November 20, 2009

Book of poetry captures mysteries of faith and challenges of life

By Mary Ann Wyand

The cover of The Number Touched Untold, by St. Walburga Press“Fulfillment,” one of Dorothy M. Colgan’s newest poems, is also a concise and insightful instruction guide for how to live a Christian life.

The prolific 93-year-old poet from St. Meinrad Parish in St. Meinrad is humble yet thrilled about the recent publication of her first book of poetry, The Number Touched Untold, by St. Walburga Press.

The book title comes from the closing line in her poem “A Touching Scene,” which was inspired by the Gospel stories of an afflicted woman who sought healing by touching Jesus’ cloak (Mt 9:20-22, Mk 5:25-34 and Lk 8:43-48).

For more than a decade, Criterion readers have enjoyed Colgan’s poetic reflections regularly featured in the “My Journey to God” column, which qualify her for the unofficial honor of “poet laureate” of the archdiocese. (Related: At 90, Dorothy Colgan stays busy writing poetry | See a small collection of Colgan's poems)

Now a wider audience will have the opportunity to benefit from Colgan’s faith-based wisdom preserved in her catechetical book of poems that reveal God’s presence in the present moment.

Scriptural, sacramental and succinct, Colgan’s inspirational poetry captures in a few well-chosen words the mysteries of faith and challenges of life.

Writing poetry is a devout expression of her love for God, she said, and much of her inspiration comes from Gospel accounts of miracles performed by Jesus.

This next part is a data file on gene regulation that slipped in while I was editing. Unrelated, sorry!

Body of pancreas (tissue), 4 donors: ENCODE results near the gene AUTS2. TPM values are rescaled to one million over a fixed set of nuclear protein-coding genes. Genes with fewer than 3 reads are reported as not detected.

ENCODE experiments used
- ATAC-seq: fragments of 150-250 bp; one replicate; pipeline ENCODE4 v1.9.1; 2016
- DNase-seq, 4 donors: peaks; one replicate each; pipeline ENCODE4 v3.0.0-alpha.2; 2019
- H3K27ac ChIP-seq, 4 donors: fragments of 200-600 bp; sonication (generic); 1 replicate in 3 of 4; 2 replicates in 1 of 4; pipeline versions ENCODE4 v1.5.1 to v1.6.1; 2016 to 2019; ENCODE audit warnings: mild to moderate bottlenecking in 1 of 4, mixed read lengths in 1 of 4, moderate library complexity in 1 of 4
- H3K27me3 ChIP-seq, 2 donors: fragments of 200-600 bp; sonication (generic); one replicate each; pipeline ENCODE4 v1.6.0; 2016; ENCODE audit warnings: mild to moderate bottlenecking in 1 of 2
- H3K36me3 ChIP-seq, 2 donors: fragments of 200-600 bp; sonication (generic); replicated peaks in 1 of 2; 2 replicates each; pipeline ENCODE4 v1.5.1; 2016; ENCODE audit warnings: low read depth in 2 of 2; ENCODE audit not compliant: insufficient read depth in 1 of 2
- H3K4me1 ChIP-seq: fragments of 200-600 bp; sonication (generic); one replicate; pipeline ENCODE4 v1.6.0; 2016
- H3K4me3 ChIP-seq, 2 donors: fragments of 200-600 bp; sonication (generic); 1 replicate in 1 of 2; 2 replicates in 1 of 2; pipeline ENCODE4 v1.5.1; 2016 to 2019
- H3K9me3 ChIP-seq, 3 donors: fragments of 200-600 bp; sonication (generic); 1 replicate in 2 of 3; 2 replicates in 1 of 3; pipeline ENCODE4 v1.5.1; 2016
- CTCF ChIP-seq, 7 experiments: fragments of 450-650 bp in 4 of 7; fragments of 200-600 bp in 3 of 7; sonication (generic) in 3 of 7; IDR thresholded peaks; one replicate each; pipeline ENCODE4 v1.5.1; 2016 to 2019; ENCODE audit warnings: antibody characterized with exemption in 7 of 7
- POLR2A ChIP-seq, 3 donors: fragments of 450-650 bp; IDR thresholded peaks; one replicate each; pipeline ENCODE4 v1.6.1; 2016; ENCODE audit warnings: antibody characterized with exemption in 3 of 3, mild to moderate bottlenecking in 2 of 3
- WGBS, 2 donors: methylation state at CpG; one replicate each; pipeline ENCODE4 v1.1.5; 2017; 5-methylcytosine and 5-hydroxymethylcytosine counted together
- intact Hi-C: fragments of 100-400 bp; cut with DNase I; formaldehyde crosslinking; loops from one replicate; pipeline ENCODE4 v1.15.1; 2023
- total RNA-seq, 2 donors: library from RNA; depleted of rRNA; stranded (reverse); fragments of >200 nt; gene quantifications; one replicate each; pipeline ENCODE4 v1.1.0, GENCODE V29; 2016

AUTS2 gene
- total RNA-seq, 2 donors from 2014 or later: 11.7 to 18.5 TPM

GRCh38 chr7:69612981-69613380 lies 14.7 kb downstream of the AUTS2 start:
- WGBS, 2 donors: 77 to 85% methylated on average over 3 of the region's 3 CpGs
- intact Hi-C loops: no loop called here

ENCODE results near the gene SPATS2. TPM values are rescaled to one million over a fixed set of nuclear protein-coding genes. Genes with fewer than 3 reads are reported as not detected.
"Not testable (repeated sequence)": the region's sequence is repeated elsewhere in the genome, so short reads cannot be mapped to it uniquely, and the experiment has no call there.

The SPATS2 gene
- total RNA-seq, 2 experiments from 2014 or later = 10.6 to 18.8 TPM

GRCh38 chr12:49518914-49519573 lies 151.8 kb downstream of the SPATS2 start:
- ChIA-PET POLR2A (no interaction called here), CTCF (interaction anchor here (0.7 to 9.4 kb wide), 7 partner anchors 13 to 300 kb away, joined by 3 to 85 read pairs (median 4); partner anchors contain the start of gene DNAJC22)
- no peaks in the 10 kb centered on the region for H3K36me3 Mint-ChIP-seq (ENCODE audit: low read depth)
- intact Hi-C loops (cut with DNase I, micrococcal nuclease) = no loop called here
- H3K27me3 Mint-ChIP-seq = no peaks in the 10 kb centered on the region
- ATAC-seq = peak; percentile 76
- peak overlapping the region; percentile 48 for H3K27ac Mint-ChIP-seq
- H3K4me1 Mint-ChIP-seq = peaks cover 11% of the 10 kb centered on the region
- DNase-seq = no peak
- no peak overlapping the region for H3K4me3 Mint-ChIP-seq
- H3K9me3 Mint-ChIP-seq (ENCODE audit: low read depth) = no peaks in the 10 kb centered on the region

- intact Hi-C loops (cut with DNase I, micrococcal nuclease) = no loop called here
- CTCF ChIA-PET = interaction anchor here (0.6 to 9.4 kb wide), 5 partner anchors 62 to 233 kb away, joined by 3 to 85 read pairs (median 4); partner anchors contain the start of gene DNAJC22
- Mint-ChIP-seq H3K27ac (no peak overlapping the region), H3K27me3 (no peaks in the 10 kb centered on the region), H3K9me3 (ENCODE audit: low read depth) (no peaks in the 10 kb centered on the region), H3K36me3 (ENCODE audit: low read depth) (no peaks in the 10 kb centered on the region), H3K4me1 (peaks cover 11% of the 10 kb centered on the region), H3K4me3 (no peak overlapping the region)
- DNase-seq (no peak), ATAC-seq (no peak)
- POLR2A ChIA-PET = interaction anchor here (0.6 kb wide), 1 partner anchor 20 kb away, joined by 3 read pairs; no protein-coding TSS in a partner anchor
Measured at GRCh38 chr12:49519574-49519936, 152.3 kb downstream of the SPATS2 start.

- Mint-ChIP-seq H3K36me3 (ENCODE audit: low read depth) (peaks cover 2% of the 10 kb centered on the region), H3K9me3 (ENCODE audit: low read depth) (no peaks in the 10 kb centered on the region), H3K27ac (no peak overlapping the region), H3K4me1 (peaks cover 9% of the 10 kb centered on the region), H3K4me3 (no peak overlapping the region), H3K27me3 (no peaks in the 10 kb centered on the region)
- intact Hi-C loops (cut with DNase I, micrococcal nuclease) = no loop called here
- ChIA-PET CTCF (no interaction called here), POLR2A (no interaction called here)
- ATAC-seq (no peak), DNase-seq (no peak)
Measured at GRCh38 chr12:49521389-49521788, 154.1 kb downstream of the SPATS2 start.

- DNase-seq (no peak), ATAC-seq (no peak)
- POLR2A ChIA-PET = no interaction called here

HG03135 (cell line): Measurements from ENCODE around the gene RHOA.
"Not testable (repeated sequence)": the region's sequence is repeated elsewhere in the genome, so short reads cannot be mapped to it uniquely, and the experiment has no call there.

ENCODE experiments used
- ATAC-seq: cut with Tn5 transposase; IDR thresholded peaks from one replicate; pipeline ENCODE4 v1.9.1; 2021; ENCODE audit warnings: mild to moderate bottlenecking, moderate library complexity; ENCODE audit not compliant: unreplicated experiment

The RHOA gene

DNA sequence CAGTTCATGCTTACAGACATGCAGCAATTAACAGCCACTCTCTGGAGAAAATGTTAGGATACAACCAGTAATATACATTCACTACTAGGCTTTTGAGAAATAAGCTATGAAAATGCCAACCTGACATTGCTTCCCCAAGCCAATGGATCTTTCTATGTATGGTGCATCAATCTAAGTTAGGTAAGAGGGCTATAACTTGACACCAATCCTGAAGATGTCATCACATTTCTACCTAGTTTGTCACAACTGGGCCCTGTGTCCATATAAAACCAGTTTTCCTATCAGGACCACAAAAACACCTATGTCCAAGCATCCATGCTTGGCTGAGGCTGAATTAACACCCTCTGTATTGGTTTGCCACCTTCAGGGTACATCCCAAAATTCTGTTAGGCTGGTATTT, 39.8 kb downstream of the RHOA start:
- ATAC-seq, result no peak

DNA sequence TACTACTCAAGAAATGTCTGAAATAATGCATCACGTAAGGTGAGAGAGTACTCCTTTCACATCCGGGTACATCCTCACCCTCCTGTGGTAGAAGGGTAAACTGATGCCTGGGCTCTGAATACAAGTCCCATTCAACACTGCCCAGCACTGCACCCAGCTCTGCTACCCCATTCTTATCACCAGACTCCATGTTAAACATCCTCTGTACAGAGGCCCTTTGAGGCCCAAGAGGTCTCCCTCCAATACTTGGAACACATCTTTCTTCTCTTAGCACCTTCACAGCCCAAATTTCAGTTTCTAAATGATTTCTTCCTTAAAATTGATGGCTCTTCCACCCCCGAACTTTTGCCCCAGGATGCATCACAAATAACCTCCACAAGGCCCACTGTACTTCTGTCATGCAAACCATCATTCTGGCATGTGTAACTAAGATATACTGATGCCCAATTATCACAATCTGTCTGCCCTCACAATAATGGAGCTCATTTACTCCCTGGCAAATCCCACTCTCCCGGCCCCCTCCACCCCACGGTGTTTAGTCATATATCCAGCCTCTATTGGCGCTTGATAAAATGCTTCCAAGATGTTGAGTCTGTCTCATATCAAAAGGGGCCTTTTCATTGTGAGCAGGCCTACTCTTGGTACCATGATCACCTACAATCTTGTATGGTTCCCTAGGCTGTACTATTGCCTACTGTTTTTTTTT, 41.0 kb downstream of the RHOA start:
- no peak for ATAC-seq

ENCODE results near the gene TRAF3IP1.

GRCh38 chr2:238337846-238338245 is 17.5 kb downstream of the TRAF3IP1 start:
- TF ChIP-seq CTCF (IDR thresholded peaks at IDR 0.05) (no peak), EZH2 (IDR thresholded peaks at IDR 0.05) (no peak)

As a clock chimes the hours in her apartment just down the hill from Saint Meinrad Archabbey in scenic southern Indiana, the devout Catholic, mother of seven children and grandmother sits at a table with a pen and paper to craft poignant poems inspired by Scripture, saints and daily life events.

“None of this was my idea,” Colgan said with a laugh. “It’s been very trying on an old gal. … My children finally told me what was going on [publishing her poems in a book]. Heavens, I’m not going to get up and brag about my few words. But everything just seemed to fall into place.”

She dedicated the book to her parents, Cecelia and Joseph Gstettenbauer of Rock Island, Ill., and her late husband, Thad Colgan, “for the poetry they carried in their hearts.”

Her inspiration for poems often comes from a single word or phrase, Colgan said. “I love to work with words. I’ve always liked to write poems as teasers that leave the readers to make up their own endings. … I like to think of them as more than words, as reflections on life and eternity.”

Benedictine Archabbot Lambert Reilly of Saint Meinrad Archabbey noted in his review for the book cover that Colgan has “poem-prayed her life for many a year,” and her gift of poetry has enhanced his prayer life.

“Each reading [of her poems] for me has been a mini-Lectio Divina,” Archabbot Lambert wrote. “I experience each pick-up as a lift-up. God reward her gift, now shared more fully.”